Across our nation, school superintendents and building principals continue to experience a nationwide teacher shortage in areas such as math, science, English language learning, and special education. It will only get worse unless state department of education officials are willing to pilot innovative ideas.
Teaching is a demanding profession and the classroom can be a tough place to be. Gone are the days when individuals go into teaching just to “have something to fall back on” and to work the same hours as their children. As a result of increasing demands placed on teachers, low pay, long hours, and little respect, teachers are leaving the profession in droves and are choosing a different career path. Moreover, decreasing enrollment in university teacher preparation programs confirms that fewer men and women are even considering entering the teaching field. So, how can school district officials make sure there is a highly-qualified, caring, and competent teacher in every classroom?
Tackling the Teacher Shortage through “Grow Your Own” Programs
California’s STEP UP and Teach Program
California education officials recognize this critical teacher shortage, and they are committed to finding a solution. One initiative approved by the California Commission on Teacher Credentialing (CCTC) focuses on increasing the number of qualified mathematics teachers. At the district level, the Los Angeles Unified School District (LAUSD) is trying to increase its supply of special education and other hard-to-find teachers through its STEP UP and Teach program. This program provides mentoring as well as financial support to qualified candidates, often those who are already employed in the district as paraprofessionals and who have strong ties to the local community.
Paraprofessionals work with students either individually or in small groups under the supervision of licensed teachers. They may provide some tutoring in math or reading. They may help a special needs student get from one class to another throughout the day. Some paraprofessionals may work in before-school or after-school programs. They typically have earned at least 60 college credits toward a bachelor’s degree. Paraprofessionals often make the best teachers, because they are typically mature adults and often parents of students in the school or district. They are able to build experience and confidence in their teaching skills.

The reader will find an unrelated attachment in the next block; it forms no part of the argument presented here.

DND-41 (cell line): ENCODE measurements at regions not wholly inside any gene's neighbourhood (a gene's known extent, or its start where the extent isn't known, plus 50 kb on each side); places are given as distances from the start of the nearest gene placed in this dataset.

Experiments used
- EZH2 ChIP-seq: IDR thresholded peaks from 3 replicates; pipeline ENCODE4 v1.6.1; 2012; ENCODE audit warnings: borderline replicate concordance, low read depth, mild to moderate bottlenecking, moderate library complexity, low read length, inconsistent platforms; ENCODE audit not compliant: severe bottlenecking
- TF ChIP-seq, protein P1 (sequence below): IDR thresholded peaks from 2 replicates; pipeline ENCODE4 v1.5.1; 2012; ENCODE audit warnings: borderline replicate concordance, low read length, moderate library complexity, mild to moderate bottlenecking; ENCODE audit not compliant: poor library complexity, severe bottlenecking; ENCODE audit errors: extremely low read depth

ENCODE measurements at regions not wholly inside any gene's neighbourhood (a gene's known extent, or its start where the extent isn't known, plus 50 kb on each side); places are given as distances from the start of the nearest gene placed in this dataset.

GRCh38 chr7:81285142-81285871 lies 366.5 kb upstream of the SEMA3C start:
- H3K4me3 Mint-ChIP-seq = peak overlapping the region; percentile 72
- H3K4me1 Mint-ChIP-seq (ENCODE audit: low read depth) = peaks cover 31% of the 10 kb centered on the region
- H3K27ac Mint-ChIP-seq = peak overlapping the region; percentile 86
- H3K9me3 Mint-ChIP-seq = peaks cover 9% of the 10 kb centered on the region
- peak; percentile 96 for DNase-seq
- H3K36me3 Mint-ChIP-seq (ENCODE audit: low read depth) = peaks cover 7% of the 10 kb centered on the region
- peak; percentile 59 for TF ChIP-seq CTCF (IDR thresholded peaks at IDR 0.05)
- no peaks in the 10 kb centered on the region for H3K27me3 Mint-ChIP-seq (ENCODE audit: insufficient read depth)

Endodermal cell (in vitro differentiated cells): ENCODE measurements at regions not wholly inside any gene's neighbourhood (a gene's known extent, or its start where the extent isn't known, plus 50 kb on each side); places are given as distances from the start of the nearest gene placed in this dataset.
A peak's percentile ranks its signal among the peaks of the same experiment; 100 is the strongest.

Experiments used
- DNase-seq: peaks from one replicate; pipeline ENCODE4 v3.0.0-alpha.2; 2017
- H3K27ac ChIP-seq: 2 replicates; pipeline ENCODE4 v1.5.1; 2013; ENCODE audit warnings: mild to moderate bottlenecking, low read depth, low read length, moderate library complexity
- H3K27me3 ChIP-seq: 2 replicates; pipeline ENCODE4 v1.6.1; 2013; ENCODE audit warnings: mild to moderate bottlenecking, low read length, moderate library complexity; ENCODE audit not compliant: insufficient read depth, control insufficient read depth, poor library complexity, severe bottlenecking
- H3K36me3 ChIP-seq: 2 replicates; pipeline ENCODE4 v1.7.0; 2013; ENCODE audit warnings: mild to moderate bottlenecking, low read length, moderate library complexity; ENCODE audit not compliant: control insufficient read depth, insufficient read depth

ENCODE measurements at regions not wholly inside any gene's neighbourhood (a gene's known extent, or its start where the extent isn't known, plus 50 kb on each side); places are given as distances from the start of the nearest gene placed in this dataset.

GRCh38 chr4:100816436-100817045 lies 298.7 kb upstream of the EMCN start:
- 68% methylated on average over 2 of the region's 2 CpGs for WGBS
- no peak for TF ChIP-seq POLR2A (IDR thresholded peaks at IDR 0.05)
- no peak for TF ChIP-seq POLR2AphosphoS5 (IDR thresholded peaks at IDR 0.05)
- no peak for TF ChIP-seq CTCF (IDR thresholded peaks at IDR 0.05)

In California’s STEP UP and Teach program, principals are able to observe paraprofessionals working directly in the school throughout the year, which makes them known commodities as positions open up.
Kansas City Teacher Residency (KCTR) Program
Another “grow your own” approach is the Kansas City Teacher Residency (KCTR) program. The program is based on the premise that teachers are best trained on-site. Moreover, KCTR interns practice under the careful mentoring of experienced teachers in real-life situations. It’s also competency-based in many respects, because pre-service teachers must demonstrate what they know and are able to do on a daily basis and they have regular opportunities to improve their skills.
New Mexico “Grow Your Own Teachers Act”
The state of New Mexico is funding its own program designed to address teacher supply and demand challenges. The “Grow Your Own Teachers Act” seeks to provide opportunities for paraprofessionals (educational assistants) to pursue careers in teaching in New Mexico. The Act provides scholarships to attend a public university in New Mexico to earn a bachelor’s degree in education.
Minnesota’s GYO Grant Program
Likewise, the Minnesota Department of Education (MDE) has recently released the details for its Grow Your Own teacher grant program. This program is unique because it provides two funding pathways. Pathway 1 is for paraprofessionals who have made the decision to complete their bachelor’s degree and earn their teacher licensure. Pathway 2 is for high school students who want to explore teaching as a possible career choice.
Are Grow Your Own Programs the Answer?
Which of these Grow Your Own programs is most effective at meeting teacher supply and demand challenges across our nation? The verdict’s still out. School district officials may be able to recruit and hire teachers more easily. However, until we raise salaries and elevate respect for the teaching profession, it’s likely we’ll continue to have a national teacher shortage.
About the Author: Dr. Roberta Ross-Fisher has expertise in higher education quality assurance, educator preparation, and competency-based education. A former public school teacher and college administrator, Roberta is now an educational consultant specializing in the Council for the Accreditation of Educator Preparation (CAEP).
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